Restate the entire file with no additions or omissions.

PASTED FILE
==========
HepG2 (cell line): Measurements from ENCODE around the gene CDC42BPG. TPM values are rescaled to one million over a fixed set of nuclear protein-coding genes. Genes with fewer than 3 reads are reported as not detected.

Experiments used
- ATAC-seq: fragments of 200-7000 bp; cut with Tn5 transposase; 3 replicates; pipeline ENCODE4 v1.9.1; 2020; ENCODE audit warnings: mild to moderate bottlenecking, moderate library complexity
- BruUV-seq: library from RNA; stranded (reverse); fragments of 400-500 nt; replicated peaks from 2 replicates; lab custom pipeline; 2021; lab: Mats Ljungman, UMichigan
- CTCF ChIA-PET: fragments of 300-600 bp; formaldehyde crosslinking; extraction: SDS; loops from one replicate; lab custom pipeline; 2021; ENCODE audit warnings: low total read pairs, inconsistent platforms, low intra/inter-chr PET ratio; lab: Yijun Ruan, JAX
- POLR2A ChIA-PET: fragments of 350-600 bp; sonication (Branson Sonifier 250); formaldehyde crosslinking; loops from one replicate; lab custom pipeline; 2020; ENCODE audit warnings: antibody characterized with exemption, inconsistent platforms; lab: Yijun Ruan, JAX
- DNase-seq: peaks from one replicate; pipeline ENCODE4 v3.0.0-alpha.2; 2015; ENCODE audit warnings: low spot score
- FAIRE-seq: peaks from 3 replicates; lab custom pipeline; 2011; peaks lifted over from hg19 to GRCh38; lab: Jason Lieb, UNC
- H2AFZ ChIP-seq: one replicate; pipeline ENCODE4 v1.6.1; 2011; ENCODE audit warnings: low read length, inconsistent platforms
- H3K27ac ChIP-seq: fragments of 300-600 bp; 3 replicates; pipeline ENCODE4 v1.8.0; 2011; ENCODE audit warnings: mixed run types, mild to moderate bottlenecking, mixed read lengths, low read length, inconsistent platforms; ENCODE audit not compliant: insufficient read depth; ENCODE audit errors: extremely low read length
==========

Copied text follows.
HepG2 (cell line): Measurements from ENCODE around the gene CDC42BPG. TPM values are rescaled to one million over a fixed set of nuclear protein-coding genes. Genes with fewer than 3 reads are reported as not detected.

Experiments used
- ATAC-seq: fragments of 200-7000 bp; cut with Tn5 transposase; 3 replicates; pipeline ENCODE4 v1.9.1; 2020; ENCODE audit warnings: mild to moderate bottlenecking, moderate library complexity
- BruUV-seq: library from RNA; stranded (reverse); fragments of 400-500 nt; replicated peaks from 2 replicates; lab custom pipeline; 2021; lab: Mats Ljungman, UMichigan
- CTCF ChIA-PET: fragments of 300-600 bp; formaldehyde crosslinking; extraction: SDS; loops from one replicate; lab custom pipeline; 2021; ENCODE audit warnings: low total read pairs, inconsistent platforms, low intra/inter-chr PET ratio; lab: Yijun Ruan, JAX
- POLR2A ChIA-PET: fragments of 350-600 bp; sonication (Branson Sonifier 250); formaldehyde crosslinking; loops from one replicate; lab custom pipeline; 2020; ENCODE audit warnings: antibody characterized with exemption, inconsistent platforms; lab: Yijun Ruan, JAX
- DNase-seq: peaks from one replicate; pipeline ENCODE4 v3.0.0-alpha.2; 2015; ENCODE audit warnings: low spot score
- FAIRE-seq: peaks from 3 replicates; lab custom pipeline; 2011; peaks lifted over from hg19 to GRCh38; lab: Jason Lieb, UNC
- H2AFZ ChIP-seq: one replicate; pipeline ENCODE4 v1.6.1; 2011; ENCODE audit warnings: low read length, inconsistent platforms
- H3K27ac ChIP-seq: fragments of 300-600 bp; 3 replicates; pipeline ENCODE4 v1.8.0; 2011; ENCODE audit warnings: mixed run types, mild to moderate bottlenecking, mixed read lengths, low read length, inconsistent platforms; ENCODE audit not compliant: insufficient read depth; ENCODE audit errors: extremely low read length